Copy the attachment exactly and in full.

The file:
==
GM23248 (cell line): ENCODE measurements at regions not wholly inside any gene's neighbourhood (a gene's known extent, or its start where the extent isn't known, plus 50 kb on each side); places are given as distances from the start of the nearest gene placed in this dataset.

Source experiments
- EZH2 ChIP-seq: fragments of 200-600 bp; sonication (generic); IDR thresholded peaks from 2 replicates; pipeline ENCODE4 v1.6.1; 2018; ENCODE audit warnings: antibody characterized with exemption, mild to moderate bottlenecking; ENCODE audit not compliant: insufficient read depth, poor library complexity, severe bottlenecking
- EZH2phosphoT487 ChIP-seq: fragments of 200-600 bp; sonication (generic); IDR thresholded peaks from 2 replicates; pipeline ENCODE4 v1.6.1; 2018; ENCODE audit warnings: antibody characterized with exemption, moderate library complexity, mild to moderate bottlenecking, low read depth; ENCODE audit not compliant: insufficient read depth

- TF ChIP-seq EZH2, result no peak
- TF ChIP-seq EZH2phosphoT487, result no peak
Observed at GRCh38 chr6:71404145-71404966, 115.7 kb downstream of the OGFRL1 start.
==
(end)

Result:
GM23248 (cell line): ENCODE measurements at regions not wholly inside any gene's neighbourhood (a gene's known extent, or its start where the extent isn't known, plus 50 kb on each side); places are given as distances from the start of the nearest gene placed in this dataset.

Source experiments
- EZH2 ChIP-seq: fragments of 200-600 bp; sonication (generic); IDR thresholded peaks from 2 replicates; pipeline ENCODE4 v1.6.1; 2018; ENCODE audit warnings: antibody characterized with exemption, mild to moderate bottlenecking; ENCODE audit not compliant: insufficient read depth, poor library complexity, severe bottlenecking
- EZH2phosphoT487 ChIP-seq: fragments of 200-600 bp; sonication (generic); IDR thresholded peaks from 2 replicates; pipeline ENCODE4 v1.6.1; 2018; ENCODE audit warnings: antibody characterized with exemption, moderate library complexity, mild to moderate bottlenecking, low read depth; ENCODE audit not compliant: insufficient read depth

- TF ChIP-seq EZH2, result no peak
- TF ChIP-seq EZH2phosphoT487, result no peak
Observed at GRCh38 chr6:71404145-71404966, 115.7 kb downstream of the OGFRL1 start.